The fall of man

The story isn’t so much a fall from grace as a fall from a pedestal.

It happens, especially to those who have celebrity status. And as Herman Russell sees it, this is the inevitable fate of black male celebrities. That’s why he titled the acrylic portrait of a black man wearing a crown and a noose around his neck, “The Inevitable Fate of the Black King.”

The painting is one of several Russell is showing in the exhibit, “Cultural Collisions,” which runs through Oct. 3, in the Southern University Visual Arts Gallery.

“I was inspired by the artist Basquiat when I painted ‘The Inevitable Fate of the Black King,’” Russell explains. “It seems that black celebrities always fall apart after they reach their heights.”

Basquiat stood at the top of the New York art world before dying from a drug overdose.

Russell’s work is joined by Christopher Turner and Demond Matsuo. These artists have completely different styles, yet their work forms a complementary world.

Viewers’ journey through this world will include jazz, African goddesses and a roadside stop in Russell’s life. Life events, big and small, are the true story behind Russell’s paintings. Take, for instance, “An Even Number of Rose Petals,” a portrait of a young woman whose hair is turning into rose petals. The petals drift away as did any romantic relationship Russell hoped to have with her.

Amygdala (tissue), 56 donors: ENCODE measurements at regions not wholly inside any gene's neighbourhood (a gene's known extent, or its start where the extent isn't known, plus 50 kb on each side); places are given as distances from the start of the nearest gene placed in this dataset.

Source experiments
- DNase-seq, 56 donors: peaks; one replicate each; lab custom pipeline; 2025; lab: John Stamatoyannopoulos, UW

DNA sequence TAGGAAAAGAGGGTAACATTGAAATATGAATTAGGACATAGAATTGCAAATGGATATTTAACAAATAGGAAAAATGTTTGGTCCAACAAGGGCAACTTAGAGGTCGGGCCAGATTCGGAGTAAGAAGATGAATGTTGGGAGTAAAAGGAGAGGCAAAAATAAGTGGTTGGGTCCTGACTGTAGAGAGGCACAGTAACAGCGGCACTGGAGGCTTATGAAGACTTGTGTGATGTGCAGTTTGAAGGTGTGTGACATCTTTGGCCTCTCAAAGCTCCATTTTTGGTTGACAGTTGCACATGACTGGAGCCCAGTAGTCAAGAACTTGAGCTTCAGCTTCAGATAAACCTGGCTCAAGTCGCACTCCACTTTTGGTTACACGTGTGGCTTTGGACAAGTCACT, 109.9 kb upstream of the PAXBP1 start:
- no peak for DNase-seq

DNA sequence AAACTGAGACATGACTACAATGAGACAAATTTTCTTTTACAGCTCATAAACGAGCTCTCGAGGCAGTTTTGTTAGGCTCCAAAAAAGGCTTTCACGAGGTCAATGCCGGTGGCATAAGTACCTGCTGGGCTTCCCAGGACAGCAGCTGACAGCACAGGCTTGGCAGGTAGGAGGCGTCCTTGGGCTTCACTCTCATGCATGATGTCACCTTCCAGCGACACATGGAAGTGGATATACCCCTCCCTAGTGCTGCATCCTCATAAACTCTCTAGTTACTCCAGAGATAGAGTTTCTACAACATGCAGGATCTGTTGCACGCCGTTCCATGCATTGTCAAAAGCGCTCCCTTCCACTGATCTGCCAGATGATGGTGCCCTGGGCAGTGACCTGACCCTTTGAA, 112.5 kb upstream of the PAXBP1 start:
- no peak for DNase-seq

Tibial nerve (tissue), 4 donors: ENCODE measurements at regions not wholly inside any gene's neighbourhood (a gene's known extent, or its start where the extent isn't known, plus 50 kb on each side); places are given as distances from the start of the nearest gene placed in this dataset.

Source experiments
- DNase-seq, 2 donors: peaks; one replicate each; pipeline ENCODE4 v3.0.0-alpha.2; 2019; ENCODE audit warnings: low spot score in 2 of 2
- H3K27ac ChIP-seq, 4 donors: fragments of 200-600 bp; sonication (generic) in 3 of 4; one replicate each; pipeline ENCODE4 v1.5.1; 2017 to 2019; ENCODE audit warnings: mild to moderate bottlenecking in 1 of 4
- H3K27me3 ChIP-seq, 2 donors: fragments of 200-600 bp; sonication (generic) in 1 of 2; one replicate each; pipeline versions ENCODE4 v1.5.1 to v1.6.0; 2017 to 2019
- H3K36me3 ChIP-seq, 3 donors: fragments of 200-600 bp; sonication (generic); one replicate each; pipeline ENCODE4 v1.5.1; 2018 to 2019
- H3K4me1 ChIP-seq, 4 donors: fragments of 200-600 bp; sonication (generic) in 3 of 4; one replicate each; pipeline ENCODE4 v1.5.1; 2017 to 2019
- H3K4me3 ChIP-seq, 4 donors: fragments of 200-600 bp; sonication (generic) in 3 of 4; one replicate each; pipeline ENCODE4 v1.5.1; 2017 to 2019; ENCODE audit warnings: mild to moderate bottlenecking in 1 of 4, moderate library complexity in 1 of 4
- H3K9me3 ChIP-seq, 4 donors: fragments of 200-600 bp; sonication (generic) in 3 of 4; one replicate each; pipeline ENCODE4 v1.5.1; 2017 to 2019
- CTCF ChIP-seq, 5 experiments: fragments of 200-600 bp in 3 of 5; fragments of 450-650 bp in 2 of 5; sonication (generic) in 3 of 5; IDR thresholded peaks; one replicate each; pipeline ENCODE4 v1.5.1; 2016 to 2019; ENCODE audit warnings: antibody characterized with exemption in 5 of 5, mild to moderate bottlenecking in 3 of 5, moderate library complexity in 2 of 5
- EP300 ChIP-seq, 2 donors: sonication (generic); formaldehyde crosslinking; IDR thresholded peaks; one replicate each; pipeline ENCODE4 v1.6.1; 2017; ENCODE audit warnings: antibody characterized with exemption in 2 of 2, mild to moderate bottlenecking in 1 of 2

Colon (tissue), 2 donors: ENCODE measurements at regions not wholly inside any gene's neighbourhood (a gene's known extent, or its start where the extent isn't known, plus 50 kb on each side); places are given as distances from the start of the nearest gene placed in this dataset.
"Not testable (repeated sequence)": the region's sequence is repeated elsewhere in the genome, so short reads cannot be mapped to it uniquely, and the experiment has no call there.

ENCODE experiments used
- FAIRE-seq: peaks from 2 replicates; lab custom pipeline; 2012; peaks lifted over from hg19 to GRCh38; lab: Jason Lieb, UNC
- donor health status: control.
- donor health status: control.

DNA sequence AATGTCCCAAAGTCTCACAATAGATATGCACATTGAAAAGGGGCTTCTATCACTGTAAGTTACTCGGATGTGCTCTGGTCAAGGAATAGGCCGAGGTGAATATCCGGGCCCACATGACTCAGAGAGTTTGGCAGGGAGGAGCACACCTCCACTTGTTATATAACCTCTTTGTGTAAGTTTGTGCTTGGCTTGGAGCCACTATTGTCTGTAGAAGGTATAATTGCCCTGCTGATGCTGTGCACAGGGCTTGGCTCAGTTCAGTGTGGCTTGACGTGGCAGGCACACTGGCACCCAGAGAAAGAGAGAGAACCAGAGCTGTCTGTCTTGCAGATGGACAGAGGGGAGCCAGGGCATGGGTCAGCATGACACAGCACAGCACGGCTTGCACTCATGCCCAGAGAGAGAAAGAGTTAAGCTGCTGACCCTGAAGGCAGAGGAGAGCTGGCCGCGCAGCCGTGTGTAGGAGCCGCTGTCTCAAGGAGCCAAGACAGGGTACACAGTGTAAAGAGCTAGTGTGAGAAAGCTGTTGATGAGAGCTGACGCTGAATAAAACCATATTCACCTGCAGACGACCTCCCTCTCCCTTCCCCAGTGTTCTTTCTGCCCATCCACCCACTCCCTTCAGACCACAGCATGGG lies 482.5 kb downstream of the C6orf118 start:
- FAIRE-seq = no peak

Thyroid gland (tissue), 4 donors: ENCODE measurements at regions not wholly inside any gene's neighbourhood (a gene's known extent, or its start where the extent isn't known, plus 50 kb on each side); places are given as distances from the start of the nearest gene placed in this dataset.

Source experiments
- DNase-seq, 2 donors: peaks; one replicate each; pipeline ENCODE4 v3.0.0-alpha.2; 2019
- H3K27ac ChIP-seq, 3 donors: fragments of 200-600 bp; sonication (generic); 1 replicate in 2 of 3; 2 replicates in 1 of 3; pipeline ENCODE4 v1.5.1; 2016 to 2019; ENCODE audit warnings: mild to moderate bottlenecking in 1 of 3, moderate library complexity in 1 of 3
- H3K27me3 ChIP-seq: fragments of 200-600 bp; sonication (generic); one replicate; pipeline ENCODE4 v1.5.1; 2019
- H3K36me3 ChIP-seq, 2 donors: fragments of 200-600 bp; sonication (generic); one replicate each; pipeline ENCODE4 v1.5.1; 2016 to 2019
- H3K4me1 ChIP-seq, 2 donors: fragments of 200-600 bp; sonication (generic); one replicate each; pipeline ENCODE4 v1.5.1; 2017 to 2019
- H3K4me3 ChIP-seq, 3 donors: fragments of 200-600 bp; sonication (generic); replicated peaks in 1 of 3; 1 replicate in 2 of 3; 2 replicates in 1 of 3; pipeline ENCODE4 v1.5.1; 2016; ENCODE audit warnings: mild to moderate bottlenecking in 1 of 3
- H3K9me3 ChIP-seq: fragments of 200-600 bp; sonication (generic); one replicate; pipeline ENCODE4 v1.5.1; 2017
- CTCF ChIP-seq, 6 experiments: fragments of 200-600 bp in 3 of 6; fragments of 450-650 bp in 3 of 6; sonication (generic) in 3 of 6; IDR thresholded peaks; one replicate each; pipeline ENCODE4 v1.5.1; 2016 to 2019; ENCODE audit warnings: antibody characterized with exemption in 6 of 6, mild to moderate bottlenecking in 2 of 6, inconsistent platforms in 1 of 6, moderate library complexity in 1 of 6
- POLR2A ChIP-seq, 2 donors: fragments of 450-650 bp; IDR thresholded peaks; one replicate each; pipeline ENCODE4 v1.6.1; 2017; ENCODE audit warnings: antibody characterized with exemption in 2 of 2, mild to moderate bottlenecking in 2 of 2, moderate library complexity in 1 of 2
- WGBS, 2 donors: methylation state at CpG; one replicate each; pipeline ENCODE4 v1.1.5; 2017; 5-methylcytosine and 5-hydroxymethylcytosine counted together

“I met her, but it wasn’t going to happen,” he says. “I counted the rose petals and they came up even — she loves me not.”

Matsuo stands on the opposite side of the gallery, listening to Southern students’ comments on his work. He produced three mixed media pieces for this show, each dealing with African mythology.

Matsuo is known by only his first name in Baton Rouge art circles. The symbolism in his work becomes more clear at each glance. These works represent women, goddesses. Their bodies are intertwined with musical instruments.

He points to Picasso as an inspiration.

“But I think my women are more beautiful,” he says. “They’re softer.”

Interspersed throughout the gallery are Turner’s jazz musicians. This is a different turn for Turner, who is known for his live paintings and abstracts. He’s also director of the Kress Gallery.

“I started painting these with posters in mind,” Turner says. “It surprised Randell Henry, because he didn’t know I made these kinds of paintings.”

Henry is an art professor at Souhern, and curator of this show.

“So, he asked if he could put the jazz musicians in the show,” Turner says.

Now here they are, trumpeter Irvin Mayfield and Louis Armstrong among them.

All in a world of different styles that combine to tell the story of “Cultural Connections.”